Rafael Nadal
Nadal is clinging on to his world number one ranking after a last eight exit in Melbourne. Getty Images

Rafael Nadal is continually urged to use Roger Federer as an example over how to extend his tennis career as the Spaniard bids to keep pace with the 20-time grand slam champion.

Thirty-six-year-old Federer claimed his latest major title at the Australian Open and is destined to return to world number one when the season resumes.

Victory at the Dubai Tennis Championships will be enough to take Federer to the top of the ATP rankings for the first time since October 2012, and in turn become the oldest man to do so.

His revival has come following back and knee injuries which led to him spending months out of the sport and dropping out of the world's top 10, while his wife Mirka has also given birth to two sets to twins.

But despite the changes in Federer's life on and off the court he continues to astound onlookers, centrally due to selecting a schedule which sees him prioritise the big events. Rafa's uncle Toni – his coach since he was three years old before their split – says he continually reminds his nephew of the need to adapt.

"When in 2013 or 2014 it was understood in many circles that [Federer] was in the decline of his career, he was willing to perpetuate and renew," he wrote in El Pais.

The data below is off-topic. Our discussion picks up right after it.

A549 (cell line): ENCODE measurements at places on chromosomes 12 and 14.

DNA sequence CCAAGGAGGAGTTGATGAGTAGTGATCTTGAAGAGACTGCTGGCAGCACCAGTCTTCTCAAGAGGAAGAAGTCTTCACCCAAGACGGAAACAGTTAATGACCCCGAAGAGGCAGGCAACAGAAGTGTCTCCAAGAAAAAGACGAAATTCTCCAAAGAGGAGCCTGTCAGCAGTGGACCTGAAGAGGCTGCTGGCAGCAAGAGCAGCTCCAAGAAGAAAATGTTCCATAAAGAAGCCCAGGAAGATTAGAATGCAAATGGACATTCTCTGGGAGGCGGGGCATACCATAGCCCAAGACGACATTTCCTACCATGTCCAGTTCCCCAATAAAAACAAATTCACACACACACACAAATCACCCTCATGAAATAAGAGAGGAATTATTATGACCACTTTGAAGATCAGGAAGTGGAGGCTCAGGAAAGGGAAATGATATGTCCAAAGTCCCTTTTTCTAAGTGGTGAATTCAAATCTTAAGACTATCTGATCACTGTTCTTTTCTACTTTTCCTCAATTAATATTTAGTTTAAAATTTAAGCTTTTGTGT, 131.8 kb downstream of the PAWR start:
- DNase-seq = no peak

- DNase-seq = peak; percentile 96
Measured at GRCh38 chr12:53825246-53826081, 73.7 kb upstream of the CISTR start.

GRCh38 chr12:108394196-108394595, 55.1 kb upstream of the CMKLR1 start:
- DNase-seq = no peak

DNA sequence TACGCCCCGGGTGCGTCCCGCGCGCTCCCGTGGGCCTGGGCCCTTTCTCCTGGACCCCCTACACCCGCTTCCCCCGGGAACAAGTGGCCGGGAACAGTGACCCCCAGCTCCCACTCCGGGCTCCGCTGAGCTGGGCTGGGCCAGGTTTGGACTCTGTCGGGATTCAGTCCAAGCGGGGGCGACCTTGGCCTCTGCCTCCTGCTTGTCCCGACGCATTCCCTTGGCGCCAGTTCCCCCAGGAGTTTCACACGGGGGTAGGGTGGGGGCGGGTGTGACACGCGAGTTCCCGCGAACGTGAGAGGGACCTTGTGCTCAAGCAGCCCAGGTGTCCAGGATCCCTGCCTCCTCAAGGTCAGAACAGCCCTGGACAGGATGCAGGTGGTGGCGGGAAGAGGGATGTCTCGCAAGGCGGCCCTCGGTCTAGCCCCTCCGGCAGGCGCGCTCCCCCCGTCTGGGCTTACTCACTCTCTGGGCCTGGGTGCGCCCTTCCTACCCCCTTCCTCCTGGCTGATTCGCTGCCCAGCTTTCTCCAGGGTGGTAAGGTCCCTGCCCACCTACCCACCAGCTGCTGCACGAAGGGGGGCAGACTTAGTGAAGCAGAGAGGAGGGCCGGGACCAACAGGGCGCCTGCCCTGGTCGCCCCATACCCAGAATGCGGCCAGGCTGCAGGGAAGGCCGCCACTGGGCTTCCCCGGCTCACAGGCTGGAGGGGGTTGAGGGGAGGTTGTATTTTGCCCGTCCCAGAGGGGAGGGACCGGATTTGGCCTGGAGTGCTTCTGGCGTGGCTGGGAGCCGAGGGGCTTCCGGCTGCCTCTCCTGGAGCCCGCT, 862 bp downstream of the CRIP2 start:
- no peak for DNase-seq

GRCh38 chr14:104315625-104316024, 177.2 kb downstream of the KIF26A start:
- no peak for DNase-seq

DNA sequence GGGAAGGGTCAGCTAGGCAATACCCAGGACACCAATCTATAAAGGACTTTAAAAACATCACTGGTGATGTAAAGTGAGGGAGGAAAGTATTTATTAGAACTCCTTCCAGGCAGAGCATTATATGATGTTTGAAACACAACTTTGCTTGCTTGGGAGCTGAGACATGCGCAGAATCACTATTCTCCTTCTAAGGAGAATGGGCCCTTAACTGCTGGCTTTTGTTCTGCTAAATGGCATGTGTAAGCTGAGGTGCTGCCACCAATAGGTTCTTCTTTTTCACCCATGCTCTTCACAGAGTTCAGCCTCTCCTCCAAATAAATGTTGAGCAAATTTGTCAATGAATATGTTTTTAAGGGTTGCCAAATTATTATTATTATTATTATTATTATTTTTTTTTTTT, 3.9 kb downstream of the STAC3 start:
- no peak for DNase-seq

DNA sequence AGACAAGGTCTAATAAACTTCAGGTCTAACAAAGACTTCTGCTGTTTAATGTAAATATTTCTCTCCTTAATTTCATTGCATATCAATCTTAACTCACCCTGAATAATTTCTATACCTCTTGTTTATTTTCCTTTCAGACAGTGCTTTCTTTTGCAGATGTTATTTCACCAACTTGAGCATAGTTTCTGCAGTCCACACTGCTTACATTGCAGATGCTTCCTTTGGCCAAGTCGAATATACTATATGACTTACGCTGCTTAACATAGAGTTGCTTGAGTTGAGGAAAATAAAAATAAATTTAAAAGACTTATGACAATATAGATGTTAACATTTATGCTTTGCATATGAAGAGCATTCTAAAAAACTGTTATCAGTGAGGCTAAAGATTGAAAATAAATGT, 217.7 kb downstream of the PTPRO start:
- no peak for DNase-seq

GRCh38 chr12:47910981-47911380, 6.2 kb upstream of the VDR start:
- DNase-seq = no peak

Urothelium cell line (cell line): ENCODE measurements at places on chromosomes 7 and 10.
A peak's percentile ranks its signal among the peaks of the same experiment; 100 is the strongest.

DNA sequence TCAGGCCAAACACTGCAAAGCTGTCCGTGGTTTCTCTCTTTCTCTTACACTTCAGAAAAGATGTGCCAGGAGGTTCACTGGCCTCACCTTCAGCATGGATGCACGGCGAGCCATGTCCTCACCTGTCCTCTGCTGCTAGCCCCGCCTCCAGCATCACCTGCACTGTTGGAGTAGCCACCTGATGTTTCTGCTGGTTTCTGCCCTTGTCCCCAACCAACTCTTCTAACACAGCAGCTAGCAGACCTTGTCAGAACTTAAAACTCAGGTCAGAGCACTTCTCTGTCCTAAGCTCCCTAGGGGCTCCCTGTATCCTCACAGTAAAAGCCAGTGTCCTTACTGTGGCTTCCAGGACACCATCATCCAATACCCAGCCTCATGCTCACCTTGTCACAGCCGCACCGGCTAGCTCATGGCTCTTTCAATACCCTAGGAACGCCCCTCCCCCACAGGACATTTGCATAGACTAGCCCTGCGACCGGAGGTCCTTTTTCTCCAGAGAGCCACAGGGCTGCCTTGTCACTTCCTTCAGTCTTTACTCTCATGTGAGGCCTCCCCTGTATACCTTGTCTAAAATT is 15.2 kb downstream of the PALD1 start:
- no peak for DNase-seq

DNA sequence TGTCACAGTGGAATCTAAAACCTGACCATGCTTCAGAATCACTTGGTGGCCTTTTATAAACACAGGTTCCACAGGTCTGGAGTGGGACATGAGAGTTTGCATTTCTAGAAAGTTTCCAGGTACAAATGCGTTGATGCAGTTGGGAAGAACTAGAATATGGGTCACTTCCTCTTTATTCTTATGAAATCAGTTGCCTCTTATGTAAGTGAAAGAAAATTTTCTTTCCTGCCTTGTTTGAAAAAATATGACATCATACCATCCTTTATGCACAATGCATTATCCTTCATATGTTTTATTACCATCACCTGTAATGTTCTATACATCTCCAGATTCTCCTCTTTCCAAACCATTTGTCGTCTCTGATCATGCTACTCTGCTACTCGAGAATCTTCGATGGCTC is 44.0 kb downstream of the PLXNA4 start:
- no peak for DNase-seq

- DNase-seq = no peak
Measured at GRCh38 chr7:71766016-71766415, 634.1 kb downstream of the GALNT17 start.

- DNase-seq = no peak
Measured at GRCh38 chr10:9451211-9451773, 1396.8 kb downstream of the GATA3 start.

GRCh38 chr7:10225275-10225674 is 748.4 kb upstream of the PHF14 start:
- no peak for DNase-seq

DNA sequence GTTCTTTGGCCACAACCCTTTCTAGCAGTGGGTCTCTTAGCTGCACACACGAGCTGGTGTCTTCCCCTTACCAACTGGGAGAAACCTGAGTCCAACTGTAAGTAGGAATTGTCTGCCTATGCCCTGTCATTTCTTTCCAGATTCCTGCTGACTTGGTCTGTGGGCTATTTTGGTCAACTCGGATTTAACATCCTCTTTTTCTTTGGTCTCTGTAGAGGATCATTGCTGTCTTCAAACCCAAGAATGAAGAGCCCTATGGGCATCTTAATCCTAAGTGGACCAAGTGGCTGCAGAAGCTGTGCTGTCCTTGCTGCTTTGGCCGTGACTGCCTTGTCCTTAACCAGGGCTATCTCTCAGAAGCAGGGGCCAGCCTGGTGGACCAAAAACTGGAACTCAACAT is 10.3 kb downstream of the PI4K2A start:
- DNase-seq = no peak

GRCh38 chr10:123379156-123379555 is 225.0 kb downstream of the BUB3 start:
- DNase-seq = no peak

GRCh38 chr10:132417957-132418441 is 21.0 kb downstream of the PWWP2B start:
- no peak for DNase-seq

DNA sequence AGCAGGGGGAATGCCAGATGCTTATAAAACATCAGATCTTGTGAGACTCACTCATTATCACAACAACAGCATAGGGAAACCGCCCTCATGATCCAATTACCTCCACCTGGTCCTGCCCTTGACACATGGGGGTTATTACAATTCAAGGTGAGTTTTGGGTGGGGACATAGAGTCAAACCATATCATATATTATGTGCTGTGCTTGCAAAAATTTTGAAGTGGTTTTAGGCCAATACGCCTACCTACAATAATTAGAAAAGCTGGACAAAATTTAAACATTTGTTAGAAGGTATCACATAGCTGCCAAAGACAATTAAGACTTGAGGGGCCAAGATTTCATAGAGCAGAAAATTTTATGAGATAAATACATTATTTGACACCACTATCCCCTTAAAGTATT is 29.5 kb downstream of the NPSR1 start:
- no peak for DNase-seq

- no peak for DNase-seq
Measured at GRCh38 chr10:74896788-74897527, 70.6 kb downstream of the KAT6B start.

"He did not mind facing the uncertainty when he had already won everything and his reputation was undeniable.

"He wanted to give himself the opportunity to continue increasing his track record doing what I have always asked my nephew: to make changes on what until now has given you very good results.

"The human mind is usually conservative in the face of insecurity. Nothing is more difficult than modifying what has always worked. Apparently, this was one of the keys to the mentality of Steve Jobs.

"Being able to observe where the shots go and modify what has been successful instead of continuing to trust in their virtues."

The timing of Nadal's return to the tour is uncertain having withdrawn from his Australian Open quarter-final against Marin Cilic with a hip problem.

The 31-year-old still harbours hopes of playing in the Mexican Open in Acapulco next month and uncle Toni is optimistic he has not abandoned competing with Federer in the long-term.

"Each victory of Federer complicates things more for my nephew but, if the injuries steer clear, I hope I won't see him abandon the fight mentally or the accept things as they are," said Toni, who has split with Rafa from the start of this season to coach youngsters in Mallorca.

"Today, as Roger has moved away a little more from him, I share with many people the great value of this man and the magnitude of his achievements, but also today more than ever Rafael should want to fight to overcome his current setback and find the necessary conviction in his own passion."